drink-water-hiking

It consistently amazes me how many times I see people out for a walk or hike with nothing but the clothes they are wearing. Sure when you are walking around the suburbs you don’t have to be too concerned about carrying water, snacks and basic medical supplies but when you venture into the bush even for as little as for a leisurely stroll you need to be prepared to come back alive.

That may sound a bit dramatic but I have read countless stories about people becoming lost and coming close to or meeting their demise on short walks into the great unknown.

Don’t even think of starting on a hike that takes you more than a kilometre from the trail head without a bottle of water along. You should have at least one litre with you and consume 250ml every 30 to 45 minutes. Keep the water flowing into your body even if you don’t feel thirsty. Do you realize that by the time you actually feel thirsty you are already dehydrated? If you are hiking, you are losing moisture and you need to replace it.

By the end of a 4-hour hike, you should have consumed two litres of water and you should be able to go to the toilet. Urine that is light yellow (straw colour) is a good indication that you’re getting enough fluid. If you don’t need to urinate then all the water you drank left your body as perspiration and you still need to drink more water to re-hydrate. Following a hike, you should drink additional water with electrolytes until you need to use the toilet. I don’t mean scull it down, just drink half a cup every 5 minutes or so.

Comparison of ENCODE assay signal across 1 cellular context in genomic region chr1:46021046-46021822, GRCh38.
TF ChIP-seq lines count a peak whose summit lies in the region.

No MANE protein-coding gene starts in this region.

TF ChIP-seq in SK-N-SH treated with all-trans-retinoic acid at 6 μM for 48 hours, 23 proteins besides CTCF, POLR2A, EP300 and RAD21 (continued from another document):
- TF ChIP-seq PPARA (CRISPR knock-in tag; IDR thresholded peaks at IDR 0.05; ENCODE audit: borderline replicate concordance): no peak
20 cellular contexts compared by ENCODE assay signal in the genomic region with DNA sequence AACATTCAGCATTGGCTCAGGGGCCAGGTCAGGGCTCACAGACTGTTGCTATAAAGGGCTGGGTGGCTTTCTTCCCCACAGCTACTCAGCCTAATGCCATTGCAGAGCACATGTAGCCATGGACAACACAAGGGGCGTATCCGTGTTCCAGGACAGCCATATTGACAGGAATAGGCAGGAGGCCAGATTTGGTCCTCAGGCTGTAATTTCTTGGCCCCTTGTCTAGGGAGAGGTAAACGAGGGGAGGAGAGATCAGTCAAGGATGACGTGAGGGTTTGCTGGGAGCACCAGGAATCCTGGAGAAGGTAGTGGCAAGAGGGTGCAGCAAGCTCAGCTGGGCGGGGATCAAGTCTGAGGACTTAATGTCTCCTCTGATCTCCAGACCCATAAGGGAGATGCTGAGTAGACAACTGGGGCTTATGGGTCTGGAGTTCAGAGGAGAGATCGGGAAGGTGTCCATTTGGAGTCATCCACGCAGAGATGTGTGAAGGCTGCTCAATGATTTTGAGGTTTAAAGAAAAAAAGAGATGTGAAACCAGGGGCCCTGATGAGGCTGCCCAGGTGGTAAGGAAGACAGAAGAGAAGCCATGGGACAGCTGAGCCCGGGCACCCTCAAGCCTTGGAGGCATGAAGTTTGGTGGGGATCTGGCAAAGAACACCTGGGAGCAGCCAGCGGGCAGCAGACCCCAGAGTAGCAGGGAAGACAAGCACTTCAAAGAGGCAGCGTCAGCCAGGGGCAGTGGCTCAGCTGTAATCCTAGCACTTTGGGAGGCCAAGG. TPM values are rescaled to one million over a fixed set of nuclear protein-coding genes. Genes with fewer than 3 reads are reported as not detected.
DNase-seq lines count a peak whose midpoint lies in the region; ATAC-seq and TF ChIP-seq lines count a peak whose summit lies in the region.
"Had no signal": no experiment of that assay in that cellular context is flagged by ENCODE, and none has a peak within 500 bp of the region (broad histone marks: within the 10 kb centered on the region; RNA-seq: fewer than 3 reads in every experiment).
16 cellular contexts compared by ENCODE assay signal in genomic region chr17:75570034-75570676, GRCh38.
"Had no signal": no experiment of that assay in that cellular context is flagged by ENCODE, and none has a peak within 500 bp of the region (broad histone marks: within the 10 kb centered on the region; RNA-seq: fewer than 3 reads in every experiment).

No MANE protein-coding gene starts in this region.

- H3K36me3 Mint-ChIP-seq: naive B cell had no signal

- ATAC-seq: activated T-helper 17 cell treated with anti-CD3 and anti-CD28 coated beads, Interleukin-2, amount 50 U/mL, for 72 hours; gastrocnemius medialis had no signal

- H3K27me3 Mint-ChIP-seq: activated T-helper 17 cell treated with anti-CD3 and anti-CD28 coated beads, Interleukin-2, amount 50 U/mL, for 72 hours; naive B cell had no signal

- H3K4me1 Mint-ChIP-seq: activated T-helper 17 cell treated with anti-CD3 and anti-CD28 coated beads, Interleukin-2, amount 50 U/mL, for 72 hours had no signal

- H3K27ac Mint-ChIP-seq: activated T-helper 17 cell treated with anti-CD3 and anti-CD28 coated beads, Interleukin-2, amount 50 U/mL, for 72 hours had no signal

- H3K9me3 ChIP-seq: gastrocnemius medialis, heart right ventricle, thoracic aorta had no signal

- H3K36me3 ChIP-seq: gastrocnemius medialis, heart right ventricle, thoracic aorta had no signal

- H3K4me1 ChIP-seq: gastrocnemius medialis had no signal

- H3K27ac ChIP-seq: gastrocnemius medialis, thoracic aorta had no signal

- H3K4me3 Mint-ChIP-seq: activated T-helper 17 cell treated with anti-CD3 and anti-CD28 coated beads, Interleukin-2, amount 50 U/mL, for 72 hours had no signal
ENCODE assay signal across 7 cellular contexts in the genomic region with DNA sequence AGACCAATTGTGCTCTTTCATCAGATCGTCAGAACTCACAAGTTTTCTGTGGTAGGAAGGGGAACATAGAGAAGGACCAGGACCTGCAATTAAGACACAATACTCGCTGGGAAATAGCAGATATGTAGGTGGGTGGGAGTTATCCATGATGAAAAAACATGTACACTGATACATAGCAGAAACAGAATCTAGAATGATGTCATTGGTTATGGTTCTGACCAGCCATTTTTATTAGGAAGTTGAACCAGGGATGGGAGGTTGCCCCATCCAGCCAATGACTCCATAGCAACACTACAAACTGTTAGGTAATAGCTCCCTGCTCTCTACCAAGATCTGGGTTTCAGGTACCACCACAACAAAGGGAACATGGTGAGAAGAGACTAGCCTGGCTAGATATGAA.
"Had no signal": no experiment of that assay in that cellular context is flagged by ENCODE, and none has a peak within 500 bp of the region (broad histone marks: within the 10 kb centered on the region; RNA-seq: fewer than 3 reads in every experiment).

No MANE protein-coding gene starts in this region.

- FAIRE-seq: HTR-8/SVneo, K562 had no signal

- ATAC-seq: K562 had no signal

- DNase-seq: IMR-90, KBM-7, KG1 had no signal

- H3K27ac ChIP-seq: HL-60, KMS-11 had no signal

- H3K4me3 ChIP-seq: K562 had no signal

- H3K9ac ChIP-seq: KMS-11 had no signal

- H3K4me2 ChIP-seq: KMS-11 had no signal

Water is THE most critical survival item – whether in the wild or at home.

Water and Hydration Rule of 3:

  1. You can live 3 minutes without air.
  2. You can live 3 days without water. (and they wont be very pleasant ones)
  3. You can live 3 weeks without food.

You’ll have air to breathe unless you’re under water or in a cave-in. If you run out of food, you can struggle on for 150 miles if needed. But, if you run out of water, you have only a day or so to figure out a solution.